In 1994, Newt Gingrich offered citizens the Contract with America, a simple way to limit government. The Republican Revolution happened that year, taking both houses of Congress. In 2000, then-Governor Bush campaigned as a "compassionate conservative", which to me means he'll give me a handshake and take my wallet with the other hand.

Many conservatives were thrilled with George W. Bush's election in 2000, with the Congress, Senate, and White House under Republican control. However, it was a short-lived honeymoon. Yes, President Bush did cut taxes (I got my check for a little over $100), but he failed to slash the budget. The federal deficit is nearly $8 trillion now and growing.

On the local level, Republicans have long held the State Senate, and reclaimed the State House of Representatives in 2004, along with the Governor's Mansion. Conservatives that voted for "My Man Mitch" thought voting for Daniels would be the end of the tax-and-spend days of O'Bannon/Kernan. Not even ten days into his new administration, Governor Daniels proposed raising taxes. At the end of the most recent legislative session, he signed off on the $1 billion project to publicly finance a new stadium for the Indianapolis Colts, a private entity, and the Indiana Convention Center expansion.

After the session, Governor Daniels went on a dog and pony show, talking of the benefits of being over-taxed. He sold out his County Councils, who almost (thank you Morgan County) all approved the measure, some unanimously. And they call themselves fiscal conservatives.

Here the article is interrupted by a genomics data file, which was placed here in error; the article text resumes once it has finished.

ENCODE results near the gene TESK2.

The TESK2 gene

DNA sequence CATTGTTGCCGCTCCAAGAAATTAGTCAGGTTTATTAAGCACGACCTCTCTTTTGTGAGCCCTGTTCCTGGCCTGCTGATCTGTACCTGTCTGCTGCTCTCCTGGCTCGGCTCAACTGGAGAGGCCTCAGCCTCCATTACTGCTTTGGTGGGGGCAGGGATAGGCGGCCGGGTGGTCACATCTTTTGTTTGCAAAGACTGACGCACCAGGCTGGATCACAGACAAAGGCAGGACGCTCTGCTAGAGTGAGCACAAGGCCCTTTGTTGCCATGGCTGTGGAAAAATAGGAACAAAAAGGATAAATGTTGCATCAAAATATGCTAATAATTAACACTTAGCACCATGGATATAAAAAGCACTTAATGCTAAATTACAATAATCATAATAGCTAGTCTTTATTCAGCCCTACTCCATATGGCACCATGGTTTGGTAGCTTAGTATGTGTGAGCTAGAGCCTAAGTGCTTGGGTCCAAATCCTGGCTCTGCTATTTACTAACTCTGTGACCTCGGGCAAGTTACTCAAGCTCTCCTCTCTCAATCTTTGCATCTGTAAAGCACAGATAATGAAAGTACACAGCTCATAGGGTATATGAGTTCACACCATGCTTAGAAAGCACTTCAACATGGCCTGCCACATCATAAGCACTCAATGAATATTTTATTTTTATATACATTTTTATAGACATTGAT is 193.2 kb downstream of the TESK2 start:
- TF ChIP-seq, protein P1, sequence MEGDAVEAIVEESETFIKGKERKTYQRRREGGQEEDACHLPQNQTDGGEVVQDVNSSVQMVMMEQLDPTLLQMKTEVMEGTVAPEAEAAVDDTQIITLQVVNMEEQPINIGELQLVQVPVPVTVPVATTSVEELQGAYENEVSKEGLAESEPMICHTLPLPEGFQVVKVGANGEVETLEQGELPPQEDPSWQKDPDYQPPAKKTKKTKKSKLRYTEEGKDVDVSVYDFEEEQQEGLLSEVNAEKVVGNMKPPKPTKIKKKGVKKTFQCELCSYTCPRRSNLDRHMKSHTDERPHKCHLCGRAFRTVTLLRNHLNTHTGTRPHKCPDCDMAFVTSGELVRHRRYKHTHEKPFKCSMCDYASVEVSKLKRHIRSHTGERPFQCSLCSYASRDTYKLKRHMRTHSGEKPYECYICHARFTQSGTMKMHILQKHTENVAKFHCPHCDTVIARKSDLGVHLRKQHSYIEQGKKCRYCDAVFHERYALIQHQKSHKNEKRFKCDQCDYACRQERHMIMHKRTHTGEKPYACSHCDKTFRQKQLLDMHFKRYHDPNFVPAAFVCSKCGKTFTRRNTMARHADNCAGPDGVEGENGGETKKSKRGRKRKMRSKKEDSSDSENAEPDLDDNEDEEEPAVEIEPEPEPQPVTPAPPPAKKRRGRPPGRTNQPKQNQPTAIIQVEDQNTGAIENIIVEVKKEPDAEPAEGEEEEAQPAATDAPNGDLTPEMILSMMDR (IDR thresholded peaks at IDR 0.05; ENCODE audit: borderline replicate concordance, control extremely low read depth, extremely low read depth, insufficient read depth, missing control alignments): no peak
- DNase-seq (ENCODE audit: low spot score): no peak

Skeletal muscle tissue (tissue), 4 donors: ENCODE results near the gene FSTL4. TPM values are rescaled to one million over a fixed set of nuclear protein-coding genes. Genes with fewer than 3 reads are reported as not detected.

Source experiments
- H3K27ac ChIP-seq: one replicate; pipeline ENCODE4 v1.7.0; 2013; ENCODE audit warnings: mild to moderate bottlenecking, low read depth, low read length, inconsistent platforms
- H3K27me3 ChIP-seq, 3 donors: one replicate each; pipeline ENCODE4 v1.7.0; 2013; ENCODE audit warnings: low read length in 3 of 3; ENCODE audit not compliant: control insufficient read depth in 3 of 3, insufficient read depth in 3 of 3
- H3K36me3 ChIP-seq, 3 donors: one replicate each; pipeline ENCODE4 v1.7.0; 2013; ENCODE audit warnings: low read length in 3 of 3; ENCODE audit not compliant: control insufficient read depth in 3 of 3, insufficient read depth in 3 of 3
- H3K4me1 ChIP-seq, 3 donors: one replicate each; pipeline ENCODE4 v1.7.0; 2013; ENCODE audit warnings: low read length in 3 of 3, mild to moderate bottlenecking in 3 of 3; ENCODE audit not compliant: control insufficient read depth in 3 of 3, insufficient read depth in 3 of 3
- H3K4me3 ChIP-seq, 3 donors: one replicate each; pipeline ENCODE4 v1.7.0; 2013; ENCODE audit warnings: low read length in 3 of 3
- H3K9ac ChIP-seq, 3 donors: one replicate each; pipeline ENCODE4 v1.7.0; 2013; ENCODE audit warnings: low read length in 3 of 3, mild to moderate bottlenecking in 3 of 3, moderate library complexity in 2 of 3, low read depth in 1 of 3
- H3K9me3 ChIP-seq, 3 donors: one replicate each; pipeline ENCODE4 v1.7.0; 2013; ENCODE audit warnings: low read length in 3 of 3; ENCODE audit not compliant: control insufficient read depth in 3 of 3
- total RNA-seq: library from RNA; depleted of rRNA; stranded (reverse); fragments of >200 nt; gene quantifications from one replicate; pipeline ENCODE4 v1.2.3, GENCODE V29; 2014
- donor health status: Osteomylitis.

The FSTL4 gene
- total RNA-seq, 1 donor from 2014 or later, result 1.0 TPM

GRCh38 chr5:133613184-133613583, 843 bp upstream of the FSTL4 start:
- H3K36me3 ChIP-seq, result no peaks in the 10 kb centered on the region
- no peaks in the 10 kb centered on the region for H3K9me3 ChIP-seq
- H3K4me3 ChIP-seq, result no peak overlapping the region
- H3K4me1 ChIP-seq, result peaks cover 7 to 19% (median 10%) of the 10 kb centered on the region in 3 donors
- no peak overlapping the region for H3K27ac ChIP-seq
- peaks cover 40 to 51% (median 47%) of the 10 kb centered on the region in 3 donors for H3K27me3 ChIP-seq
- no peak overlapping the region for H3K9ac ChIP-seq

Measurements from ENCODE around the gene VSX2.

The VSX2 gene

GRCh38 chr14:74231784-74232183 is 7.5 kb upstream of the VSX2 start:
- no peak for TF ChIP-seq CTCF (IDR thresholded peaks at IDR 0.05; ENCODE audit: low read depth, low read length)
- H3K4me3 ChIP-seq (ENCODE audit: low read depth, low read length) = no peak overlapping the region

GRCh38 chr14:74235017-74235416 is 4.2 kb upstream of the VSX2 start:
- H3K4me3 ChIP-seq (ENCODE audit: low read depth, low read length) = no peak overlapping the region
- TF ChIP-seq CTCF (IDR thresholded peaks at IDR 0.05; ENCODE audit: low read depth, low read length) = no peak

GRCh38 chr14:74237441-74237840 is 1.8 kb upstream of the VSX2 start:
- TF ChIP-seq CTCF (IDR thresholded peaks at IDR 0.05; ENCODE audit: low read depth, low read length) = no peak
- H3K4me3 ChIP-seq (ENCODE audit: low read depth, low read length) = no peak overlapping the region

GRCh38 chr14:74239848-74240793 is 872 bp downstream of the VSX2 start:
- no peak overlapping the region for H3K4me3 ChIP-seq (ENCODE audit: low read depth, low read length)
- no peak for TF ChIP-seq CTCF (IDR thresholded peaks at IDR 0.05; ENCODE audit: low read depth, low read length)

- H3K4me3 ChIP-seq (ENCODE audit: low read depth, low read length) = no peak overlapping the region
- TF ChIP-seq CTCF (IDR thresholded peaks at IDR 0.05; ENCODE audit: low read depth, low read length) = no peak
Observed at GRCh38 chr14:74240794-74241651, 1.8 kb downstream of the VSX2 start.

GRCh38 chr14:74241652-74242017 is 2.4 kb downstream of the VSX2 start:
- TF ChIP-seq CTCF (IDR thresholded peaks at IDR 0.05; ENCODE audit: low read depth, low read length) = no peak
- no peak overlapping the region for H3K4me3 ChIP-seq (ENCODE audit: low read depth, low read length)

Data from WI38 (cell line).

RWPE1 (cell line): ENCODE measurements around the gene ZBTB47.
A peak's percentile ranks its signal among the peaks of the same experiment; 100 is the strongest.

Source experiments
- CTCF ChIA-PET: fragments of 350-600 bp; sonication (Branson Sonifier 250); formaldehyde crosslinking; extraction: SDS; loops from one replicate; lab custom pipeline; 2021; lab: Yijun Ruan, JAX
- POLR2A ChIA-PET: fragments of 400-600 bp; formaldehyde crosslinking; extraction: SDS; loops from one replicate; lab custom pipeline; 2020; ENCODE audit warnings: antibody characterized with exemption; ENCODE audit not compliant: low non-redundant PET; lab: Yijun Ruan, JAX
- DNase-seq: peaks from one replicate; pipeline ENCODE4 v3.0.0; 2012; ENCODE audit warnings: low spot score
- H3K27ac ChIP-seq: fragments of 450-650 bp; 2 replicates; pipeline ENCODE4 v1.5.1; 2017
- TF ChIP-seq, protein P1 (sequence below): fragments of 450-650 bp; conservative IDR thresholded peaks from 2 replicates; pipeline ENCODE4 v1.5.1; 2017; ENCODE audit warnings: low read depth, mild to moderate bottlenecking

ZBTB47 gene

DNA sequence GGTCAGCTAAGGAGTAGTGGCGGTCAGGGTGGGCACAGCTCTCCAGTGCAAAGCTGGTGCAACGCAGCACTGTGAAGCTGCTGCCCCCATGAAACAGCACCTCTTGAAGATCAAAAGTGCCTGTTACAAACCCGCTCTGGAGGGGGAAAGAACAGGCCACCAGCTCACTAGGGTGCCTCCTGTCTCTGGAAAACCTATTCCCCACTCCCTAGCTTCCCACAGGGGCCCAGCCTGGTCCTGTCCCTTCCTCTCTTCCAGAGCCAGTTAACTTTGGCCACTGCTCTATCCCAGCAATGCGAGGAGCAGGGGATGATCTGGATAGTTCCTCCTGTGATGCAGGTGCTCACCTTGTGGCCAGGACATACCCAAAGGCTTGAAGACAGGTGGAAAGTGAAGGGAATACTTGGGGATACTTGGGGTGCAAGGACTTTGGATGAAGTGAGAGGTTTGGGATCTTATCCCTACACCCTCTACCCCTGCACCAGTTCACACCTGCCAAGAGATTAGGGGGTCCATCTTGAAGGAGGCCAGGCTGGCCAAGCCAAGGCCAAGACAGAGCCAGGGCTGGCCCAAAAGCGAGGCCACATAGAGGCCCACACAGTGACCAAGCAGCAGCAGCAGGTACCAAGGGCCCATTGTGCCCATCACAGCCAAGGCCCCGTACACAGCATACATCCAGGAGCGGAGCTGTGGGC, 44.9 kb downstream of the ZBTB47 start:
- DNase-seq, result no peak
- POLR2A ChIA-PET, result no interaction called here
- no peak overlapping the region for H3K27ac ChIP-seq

All in all, Republicans can huff and puff about what they're doing for the world, much like Democrats huff and puff about what they're doing for the children, but are they really keeping your individual rights and personal freedoms in their best interests?? Probably not. Only Libertarians have been able to do so.

14 October 2005

Wolf in Sheep's Clothing

More and more, President Bush has talked liked a conservative, acted like a conservative, yet he hasn't delivered like a conservative. He enacted tax cuts, which is a GREAT thing, yet he hasn't delivered the spending cuts that are requisite. He talked of bringing the government under control, then bloated the domestic (non-military) budget 7-10% annually, with now Indiana Governor Mitch Daniels at the helm of OMB. He says he's a "compassionate conservative," yet he continues to increase the scope of government. Neither compassionate nor conservative if you ask me.

Now he's pushing for Harriet Miers, a well-qualified attorney, to be an Associate Justice on the US Supreme Court, replacing Sandra Day O'Connor. Some conservatives are upset, after taking the Medicare bill, after taking No Child Left Behind, after spending over a quarter of a trillion dollars in Iraq, because Bush has chosen to go down the road of cronyism. Appointing his personal attorney as a Justice merely diminishes the gravitas of the Court.

President Bush wanted a woman, a well-qualified woman at that, to serve on the Court after Justice O'Connor. There were other well-qualified conservatives that have a better record than Ms. Miers. Simply put, this was supposed to be under the radar, but is turning out to be all over the darned thing.